by Jessica Simpkiss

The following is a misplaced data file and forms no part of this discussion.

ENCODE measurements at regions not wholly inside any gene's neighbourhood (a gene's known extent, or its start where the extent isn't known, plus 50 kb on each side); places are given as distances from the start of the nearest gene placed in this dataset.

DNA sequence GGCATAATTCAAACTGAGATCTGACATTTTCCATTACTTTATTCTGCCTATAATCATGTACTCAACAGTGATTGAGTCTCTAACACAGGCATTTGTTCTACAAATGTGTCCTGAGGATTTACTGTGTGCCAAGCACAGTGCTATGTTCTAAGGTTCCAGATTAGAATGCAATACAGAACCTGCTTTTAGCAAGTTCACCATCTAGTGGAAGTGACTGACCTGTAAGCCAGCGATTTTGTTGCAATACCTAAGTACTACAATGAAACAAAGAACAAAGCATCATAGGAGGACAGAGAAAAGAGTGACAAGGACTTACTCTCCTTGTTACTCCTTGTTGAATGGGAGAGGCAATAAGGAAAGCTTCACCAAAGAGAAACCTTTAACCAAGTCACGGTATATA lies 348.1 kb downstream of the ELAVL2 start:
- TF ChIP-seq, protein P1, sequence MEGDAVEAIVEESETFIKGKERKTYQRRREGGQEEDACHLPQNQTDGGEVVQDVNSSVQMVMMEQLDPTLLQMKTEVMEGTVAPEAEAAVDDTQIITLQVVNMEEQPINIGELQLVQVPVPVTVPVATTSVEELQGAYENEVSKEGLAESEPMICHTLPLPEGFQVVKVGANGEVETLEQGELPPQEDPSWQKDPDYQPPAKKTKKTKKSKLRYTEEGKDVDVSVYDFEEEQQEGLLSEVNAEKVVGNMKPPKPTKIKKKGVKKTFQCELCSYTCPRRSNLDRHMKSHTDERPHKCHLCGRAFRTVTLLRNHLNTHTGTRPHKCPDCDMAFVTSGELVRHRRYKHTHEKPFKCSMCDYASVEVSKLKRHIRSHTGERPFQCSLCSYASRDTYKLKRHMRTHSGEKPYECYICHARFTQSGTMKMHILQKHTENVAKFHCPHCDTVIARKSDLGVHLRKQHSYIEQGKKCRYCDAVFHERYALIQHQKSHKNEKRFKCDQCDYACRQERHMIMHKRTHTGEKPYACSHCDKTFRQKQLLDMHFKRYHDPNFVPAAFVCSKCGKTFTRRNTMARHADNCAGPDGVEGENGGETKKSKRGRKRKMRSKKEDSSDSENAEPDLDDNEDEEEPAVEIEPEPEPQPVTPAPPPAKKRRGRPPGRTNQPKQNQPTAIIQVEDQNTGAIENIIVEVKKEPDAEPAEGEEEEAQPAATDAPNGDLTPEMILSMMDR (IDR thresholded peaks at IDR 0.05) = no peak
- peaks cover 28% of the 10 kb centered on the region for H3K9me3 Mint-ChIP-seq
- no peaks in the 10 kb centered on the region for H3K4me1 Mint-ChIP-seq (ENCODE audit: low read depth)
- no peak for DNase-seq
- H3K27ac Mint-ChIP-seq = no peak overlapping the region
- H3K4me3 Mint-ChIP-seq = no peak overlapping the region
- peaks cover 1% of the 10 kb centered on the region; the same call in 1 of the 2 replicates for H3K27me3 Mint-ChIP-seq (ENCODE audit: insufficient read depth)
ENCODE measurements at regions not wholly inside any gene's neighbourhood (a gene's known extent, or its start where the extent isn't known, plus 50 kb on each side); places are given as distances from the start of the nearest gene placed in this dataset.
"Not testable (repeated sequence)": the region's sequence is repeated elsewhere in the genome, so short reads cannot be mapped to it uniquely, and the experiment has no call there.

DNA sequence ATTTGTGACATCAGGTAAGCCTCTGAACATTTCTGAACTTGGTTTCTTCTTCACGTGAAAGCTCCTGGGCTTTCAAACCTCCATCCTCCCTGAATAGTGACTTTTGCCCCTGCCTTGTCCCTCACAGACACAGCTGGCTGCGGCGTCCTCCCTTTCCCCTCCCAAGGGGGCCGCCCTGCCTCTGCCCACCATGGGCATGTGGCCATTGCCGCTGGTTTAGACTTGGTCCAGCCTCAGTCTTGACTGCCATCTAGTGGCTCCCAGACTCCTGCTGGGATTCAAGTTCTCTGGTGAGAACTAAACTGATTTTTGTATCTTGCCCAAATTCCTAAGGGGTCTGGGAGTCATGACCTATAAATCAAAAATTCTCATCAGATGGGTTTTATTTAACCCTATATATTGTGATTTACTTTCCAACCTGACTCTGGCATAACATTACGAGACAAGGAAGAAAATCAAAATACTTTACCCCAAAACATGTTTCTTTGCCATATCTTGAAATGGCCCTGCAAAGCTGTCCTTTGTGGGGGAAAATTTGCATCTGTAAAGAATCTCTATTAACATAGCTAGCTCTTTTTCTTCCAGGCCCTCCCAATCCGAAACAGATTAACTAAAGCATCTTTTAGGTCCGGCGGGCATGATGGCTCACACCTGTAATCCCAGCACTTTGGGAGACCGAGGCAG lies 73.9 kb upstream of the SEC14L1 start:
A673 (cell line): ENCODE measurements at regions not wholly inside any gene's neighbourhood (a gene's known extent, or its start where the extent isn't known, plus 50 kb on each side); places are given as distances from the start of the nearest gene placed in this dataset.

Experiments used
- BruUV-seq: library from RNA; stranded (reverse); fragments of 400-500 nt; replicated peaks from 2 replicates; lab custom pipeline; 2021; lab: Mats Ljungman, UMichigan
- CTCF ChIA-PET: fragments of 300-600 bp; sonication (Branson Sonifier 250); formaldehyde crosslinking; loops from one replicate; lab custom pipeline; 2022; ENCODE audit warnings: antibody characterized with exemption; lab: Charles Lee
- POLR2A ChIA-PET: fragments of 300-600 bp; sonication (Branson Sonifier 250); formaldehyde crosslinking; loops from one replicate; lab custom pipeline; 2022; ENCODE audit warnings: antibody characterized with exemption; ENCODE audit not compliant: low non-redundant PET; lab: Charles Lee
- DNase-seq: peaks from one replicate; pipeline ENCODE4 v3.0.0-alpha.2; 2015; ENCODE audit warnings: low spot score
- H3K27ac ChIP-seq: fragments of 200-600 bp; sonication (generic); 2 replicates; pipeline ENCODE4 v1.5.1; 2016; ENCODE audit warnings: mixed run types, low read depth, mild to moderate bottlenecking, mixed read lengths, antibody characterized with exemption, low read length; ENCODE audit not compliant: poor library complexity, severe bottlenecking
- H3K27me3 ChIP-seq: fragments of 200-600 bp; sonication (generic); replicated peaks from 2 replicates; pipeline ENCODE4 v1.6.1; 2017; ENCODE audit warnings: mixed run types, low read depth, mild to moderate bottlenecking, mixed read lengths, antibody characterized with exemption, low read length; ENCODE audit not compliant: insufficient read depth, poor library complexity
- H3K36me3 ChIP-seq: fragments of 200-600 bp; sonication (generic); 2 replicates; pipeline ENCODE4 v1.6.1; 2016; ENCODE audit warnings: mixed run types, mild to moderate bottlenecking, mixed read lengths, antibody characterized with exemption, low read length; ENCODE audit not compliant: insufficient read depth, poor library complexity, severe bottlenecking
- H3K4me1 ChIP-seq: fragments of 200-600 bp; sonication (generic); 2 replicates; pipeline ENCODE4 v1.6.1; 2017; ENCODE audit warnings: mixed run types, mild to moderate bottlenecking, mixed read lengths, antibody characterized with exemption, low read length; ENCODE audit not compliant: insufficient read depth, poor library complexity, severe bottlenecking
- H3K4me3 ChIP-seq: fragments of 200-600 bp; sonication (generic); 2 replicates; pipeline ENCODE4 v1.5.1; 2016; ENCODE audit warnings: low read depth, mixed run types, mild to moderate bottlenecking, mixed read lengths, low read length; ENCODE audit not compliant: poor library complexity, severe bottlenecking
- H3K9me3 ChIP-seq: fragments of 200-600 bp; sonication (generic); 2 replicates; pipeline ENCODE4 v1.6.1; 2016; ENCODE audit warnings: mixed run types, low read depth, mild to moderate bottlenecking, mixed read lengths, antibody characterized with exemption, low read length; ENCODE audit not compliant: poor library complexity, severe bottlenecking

No one believed me, when I was little and told them that they had buried the babies together in a room in the cellar. They’d say, Edith, you’re young and dumb, and you don’t know what you’re talking about. I remember the sound of the nun’s footsteps clicking down the hall late at night, when the rest of us children, still alive, laid awake in our beds and cribs wondering if we would make it another day. There were so many of us it was hard to tell when one died, but we knew that another one was gone when we heard the footsteps at night. But what did I know? I was young and dumb. Sometimes at night, even in my early twenties, I’d wake in the dead of night to the sound of faint footsteps. I lived alone in a second-story flat. The neighbors were noisy, but I knew their sounds, and the steps did not belong to them. They were heavy with sin, two-fold because they’d sworn an allegiance to God to protect the unprotected and here they were, discarding the starved and sickly bodies of children not meant for this world. I often wondered why I never remembered the sound of their cries, but I didn’t. Us older ones knew what cries in the night got you, but the babies, they were just babies; hungry or cold or wet, unable to make sense of the hand the world had dealt them. They couldn’t be blamed, not like we could. But maybe even as babies, they knew, following our lead perhaps to keep it inside and pray that they’d make it out alive.I have few memories, outside of the sound of the nun’s shoes clicking in the hallways at night doing the home’s dirty work. But there are some. Those that I managed to hang on to were vivid images painted on the underside of my eyelids; holes in the soles of my shoes, thin sheets on the beds in winter, the long walk to and from the local school where the legitimate children of the world teased as for being home babies. To them, we were a different species, dogs scavenging in the streets, and they treated us thusly.I knew nothing of my mother, other than she’d arrived at the home after becoming pregnant outside of marriage. I’d seen a copy of the register. I knew her name. She was at least five months gone by the time she arrived. She’d hidden me away under thick sweaters and loose house coats until there was no questioning her conditioning anymore. I’ve lived with the guilt of knowing that I’d given her secret away. It was just what happened. Girls who found themselves with child and no husband were harlots, temptresses who’d gotten what they deserved for their societal and ungodly immortality. They were ushered away to the mother and baby home after the yellow glow of city streets lights faded, giving their impropriety the cover of darkness. Their families would say that the girl had gotten a job as a domestic or had been sent off to learn a trade, like weaving. The lie perpetuated when, or better, if they returned home, belly-less and baby-less and life continued as if new life had not been created. When I’d tried to find my mother the first time, I learned little else about her than that.There was a woman, a mother of one of the home babies, who had been forced to leave without her child like all of them had been. She would walk by the home twice a day, on her way to and from work, and every day, she would climb the stone entrance steps and beat her fists against the arched doorway. She would scream, loud enough that her voice carried away down the halls and into our rooms as we played as best we knew how. She yelled for the nuns, begging them to give her back her child. At night, I would pretend she was my mother, come back to claim me as her own. I suspected most of the home babies had the same dream.At seven, I was adopted by a childless couple who’d been unable to have children of their own thus far. Having nothing to compare them to other than the loveless nuns that had been both mother and father to me, I revered them as the kindest and loving people in the world. But a year in, my mother found herself pregnant contrary to everything the doctors had told her. I must have been the good luck charm.When Charlotte was born, I almost begged to be sent back to the home even though I knew it was an impossibility. There must have been a no return clause in the adoption paperwork because no one ever came back. Watching her come into this world showed me what real love looked like and made me a fool for thinking that I had ever been the recipient of it. I was young and dumb then.It was late March. Winter was beginning to relent and give way to the milder temperatures of early spring. April was always a difficult month, bringing with it my birthday and reminders of my interloper status within my adopted family. Charlotte had already texted me a handful of times to ask what my plans were instead of offering to make them for me and telling me that we should get together soon for lunch or coffee. I was sure we’d end up at the same awkward family dinner, where the three of them talked like I might not even exist.I always found myself on trains I didn’t belong on, but somehow in my daily travels in and out of Limerick, I’d find myself in a window seat staring at the bleak countryside spinning by the window. There was no conscious plan to do it, but as my birthday neared, it always happened. I’d never made it as far as Tuam, always detraining after recognizing the mistake I knew it to be. Nothing good would come of it, I told myself. Nothing good had come from it.Charlotte’s text became incessant, asking for my participation in a long overdue lunch date between two sisters who might as well be strangers. I ignored them all, some without even reading the messages entirely. Her need to feel like she was a good sister could not have mattered less to me.At home, late at night, I sit on the floor next to my bed and pull from the nightstand the only thing of my mother’s I have. It’s a copy of her name in the register. I trace the letters of her name as if she’d written them herself and not the intake nurse at the home. In the beginning, I told myself it was her handwriting, convinced myself that it must be hers, so I could have a piece of her. As I aged, I realized the possibility of it being her name being written in her own hand was unlikely. But I still trace the letters like they might be. Days fell away, and Charlotte’s incessant texting continued. Her unavoidable insertion into my life only made me feel more alone, more out of place, knowing that she only reached out to me because she felt obligated to do so out of guilt. She knew the strain that her unexpected existence had put on my own. She tried to make up for it with niceties and pleasantries, but they did little in the way of making up for the love I’d been promised, found, and then lost again. I tried to tell myself it wasn’t her fault. She hadn’t asked to be born to her parents any more than I had asked to be born to my unwed mother. The least she could do was believe me when I told her about the other babies, but she couldn’t even be bothered to do that.A week to go until my birthday, until I was granted relief from my sordid past for another year. I knew it was all self-inflicted torture, but it was uncontrollable. My therapist, two therapists ago, had suggested that I embrace the pain, live in it, relish it, and grow from it. The one before her only seemed interested in the insecurities my adoptive status left me with and only for his own betterment and agenda. Broken girls must make for easy bedding, I thought one time, as I watched his hand slide up the skin of my thigh and under the plaid skirt I’d worn that day.We sat at the table, pretending to be a family of four. Knives and forks tinkered away on the china plates and the small television in the corner of the living room hummed at a low volume. The man I hated calling my father because he wasn’t and had almost never even tried to be, insisted that it be left on during meals, even during my birthday dinner. He said it gave him comfort, like he wasn’t alone in the room. I had to laugh. He was such a thoughtless man.Charlotte droned on between bird sized bites about the things in her life that had gone right; her new job and loving boyfriend who she was sure would propose any day, garden flat in the most desirable part of town. I tried to remind myself that it wasn’t her fault, but that only made me blame her mother more.“Oh, dear, I forgot to tell you,” she interrupted, wiping the remains of chicken pot pie from the corner of her mouth. “Tuam was in the news this morning. Did you see?”I’d seen enough of Tuan for a lifetime, I wanted to say, but bit my tongue instead. I didn’t want to be rude.“Turns out someone found a mass grave in the septic system under where the old home used to be.”She spoke as if she were relaying a message about a sale on socks at the Tesco down the road. “Who knew?” she continued in the same, uncaring, unapologetic tone.I did, I almost said, but didn’t. I might still just be young and dumb. I laid in bed that night, reading the article online about the discovery at Tuam. After the building was demolished, the city erected low-income housing and a community playground in its place in some type of conscious-cleansing gesture, but they’d forgotten to get rid of the evidence. There were pictures of disenfranchised children standing at the gate, hands woven through the mesh—sad faces, waiting to be let in so they could play, the ghosts of those buried and left behind playing quietly alongside them.